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Waters Stresses Importance of FSOC, Wall Street Reform in Wake of Wells Fargo Scandal

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Washington, DC, September 22, 2016 | comments

Congresswoman Maxine Waters (D-CA), Ranking Member of the Committee on Financial Services, discussed the importance of the Financial Stability Oversight Council (FSOC) in keeping our financial system safe at a hearing today with Treasury Secretary Jacob J. Lew on the FSOC’s annual report to Congress.

“With Wall Street reform, we created the FSOC to look across the entire financial system, identify gaps that may exist between regulators, and take action to prevent another meltdown,” Waters said in her opening statement. “No longer would we allow banks to shop around for the weakest regulator or move money around the globe to escape regulation.”

In her remarks, Waters derided Republicans for their continued assault on the Dodd-Frank Act, particularly in light of the massive fraud uncovered at Wells Fargo this month. She questioned why “in this Committee, the answer is deregulation, and more opportunities for Wall Street to write the rules of the game” and pointed to Chairman Jeb Hensarling’s Wall Street deregulation bill, H.R. 5983, which received bipartisan opposition in Committee last week.

The full text of Waters’ statement, as prepared for delivery, is below.

Thank you, Mr. Chairman.

Secretary Lew, thank you for joining us today to discuss the Financial Stability Oversight Council’s (FSOC) 2016 annual report.

Last week, the U.S. Census reported that median household income increased by more than 5 percent last year, the largest increase in both percentage and dollar terms since the government began tracking this data nearly fifty years ago. The Census Bureau also reported that the poverty rate declined by 1.3 percentage points, and that the number of people without health insurance in the United States declined by 4 million.

All told, our progress is remarkable compared to where we were eight years ago, when during the last days of the Bush Administration we were shedding more than 700,000 jobs per month, and millions of people were being displaced from their homes.

But make no mistake – we need to be doing more, especially to address the wealth gap, and particularly for African American and Hispanic households whose economic security was devastated by the financial crisis.

Unfortunately, however, there’s an unnerving sense of amnesia from my colleagues on the other side of the aisle about the dark days of the crisis. Here we are, eight years after that devastation and more than six years after Dodd-Frank became the law of the land, considering the same harmful deregulatory proposals that would undo the critical progress we’ve made.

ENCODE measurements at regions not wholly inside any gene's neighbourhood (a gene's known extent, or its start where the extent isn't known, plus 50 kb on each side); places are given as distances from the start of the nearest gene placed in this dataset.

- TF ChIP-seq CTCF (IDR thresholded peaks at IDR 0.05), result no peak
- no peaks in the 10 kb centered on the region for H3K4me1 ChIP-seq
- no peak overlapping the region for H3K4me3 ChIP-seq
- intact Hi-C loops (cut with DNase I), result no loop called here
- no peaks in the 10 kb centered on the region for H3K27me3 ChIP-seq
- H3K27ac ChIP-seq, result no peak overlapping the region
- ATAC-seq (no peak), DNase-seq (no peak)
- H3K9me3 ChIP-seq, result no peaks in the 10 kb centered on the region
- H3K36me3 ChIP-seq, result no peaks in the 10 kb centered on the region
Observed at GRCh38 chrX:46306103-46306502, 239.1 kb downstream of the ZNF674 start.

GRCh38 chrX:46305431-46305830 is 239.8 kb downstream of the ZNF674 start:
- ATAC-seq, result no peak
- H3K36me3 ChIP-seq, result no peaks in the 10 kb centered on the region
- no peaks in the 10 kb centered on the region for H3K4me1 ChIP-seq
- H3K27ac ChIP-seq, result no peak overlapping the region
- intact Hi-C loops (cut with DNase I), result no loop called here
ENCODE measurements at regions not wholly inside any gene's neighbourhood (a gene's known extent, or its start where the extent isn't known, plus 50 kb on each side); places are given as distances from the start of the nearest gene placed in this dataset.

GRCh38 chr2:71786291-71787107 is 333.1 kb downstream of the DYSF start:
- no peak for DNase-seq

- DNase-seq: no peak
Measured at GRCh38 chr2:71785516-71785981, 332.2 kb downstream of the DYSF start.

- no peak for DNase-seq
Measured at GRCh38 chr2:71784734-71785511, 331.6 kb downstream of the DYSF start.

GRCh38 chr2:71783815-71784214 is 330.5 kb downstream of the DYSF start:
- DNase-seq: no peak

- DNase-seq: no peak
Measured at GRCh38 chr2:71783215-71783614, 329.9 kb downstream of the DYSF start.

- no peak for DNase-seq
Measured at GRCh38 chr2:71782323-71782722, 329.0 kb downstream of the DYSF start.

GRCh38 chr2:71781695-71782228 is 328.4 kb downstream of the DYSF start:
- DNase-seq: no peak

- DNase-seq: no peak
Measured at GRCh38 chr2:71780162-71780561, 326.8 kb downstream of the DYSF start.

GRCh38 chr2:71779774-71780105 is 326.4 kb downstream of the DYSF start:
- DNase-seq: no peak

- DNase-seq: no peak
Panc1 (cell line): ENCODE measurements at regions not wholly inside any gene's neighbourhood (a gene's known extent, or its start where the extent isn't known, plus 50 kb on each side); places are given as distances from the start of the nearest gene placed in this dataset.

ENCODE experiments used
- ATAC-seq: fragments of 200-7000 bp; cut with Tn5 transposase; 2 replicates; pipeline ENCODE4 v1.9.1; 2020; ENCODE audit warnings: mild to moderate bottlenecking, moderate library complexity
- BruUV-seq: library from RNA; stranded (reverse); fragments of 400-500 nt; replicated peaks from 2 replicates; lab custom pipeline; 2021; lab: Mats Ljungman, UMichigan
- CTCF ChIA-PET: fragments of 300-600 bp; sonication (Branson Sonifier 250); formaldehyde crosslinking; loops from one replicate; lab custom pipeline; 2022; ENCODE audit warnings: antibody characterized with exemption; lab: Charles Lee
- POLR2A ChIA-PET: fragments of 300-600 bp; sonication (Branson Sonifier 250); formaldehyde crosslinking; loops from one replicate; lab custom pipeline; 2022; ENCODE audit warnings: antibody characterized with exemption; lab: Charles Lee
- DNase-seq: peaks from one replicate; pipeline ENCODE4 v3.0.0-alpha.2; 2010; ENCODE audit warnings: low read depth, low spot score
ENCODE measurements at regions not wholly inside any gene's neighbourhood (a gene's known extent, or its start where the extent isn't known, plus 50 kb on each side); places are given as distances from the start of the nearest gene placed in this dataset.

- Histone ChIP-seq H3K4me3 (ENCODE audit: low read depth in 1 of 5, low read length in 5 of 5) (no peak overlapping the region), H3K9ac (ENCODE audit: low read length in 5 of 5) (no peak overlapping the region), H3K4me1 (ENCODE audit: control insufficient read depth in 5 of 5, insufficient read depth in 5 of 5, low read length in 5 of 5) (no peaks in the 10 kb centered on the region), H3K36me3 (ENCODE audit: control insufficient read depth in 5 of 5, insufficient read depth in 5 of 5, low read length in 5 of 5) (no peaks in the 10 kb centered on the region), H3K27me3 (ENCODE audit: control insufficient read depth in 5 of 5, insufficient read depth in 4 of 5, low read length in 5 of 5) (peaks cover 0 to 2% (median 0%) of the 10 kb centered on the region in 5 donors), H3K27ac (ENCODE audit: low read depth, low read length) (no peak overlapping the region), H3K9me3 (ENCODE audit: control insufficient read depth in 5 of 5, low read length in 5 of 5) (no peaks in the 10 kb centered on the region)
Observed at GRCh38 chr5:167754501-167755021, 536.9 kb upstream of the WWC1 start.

Just think about this – two weeks ago, one of the largest banks in the United States, which was supposedly one of the most well-run, was found to have opened more than two million unauthorized deposit and credit accounts for unsuspecting consumers. This is a massive fraud of historic proportions that begs the question of what further reforms may be needed. And yet in this Committee, the answer is deregulation, and more opportunities for Wall Street to write the rules of the game.

And like the Consumer Financial Protection Bureau, the FSOC is on the front lines of those attacks.

With Wall Street reform, we created the FSOC to look across the entire financial system, identify gaps that may exist between regulators, and take action to prevent another meltdown. No longer would we allow banks to shop around for the weakest regulator or move money around the globe to escape regulation.

Earlier this year we saw just how effective the FSOC can be in preventing companies from growing too large or risky as to threaten the economy. General Electric Capital voluntarily agreed to shrink itself and sell off much of its consumer financial business, returning to its roots as an industrial company. The firm is now smaller, safer, and less likely to cause risk to the rest of the financial system if it becomes stressed. In turn, FSOC allowed GE Capital to shed its “systemically important” designation and the higher regulatory standards that came with it.

What this means is that Wall Street Reform is working as it should: the system is creating incentives for firms to shrink themselves, and it’s ensuring that companies like GE renew their focus on creating jobs in the real economy.

And yet despite this progress, my colleagues on the other side of the aisle are intent on dismantling the FSOC. Nowhere has this effort been more apparent than in the Chairman’s Dodd-Frank repeal bill, which received bipartisan opposition in the Committee last week. This harmful legislation would strip the FSOC of its ability to designate non-banks for heightened supervision, repeal all existing designations for large, complex firms like AIG, and otherwise limit its ability to operate effectively.

This bill, and others, would put Wall Street back in the driver's seat and leave consumers and investors to fend for themselves. Rather than continuing this Committee’s focus on harmful roll-backs, we should be supporting further reforms, and exploring how we can do more to prevent scandals like the one at Wells Fargo.

So I look forward to your testimony Secretary Lew on the state of our financial markets and what we need to keep doing to prevent a repeat of the 2008 financial crisis.

Thank you, I yield back.


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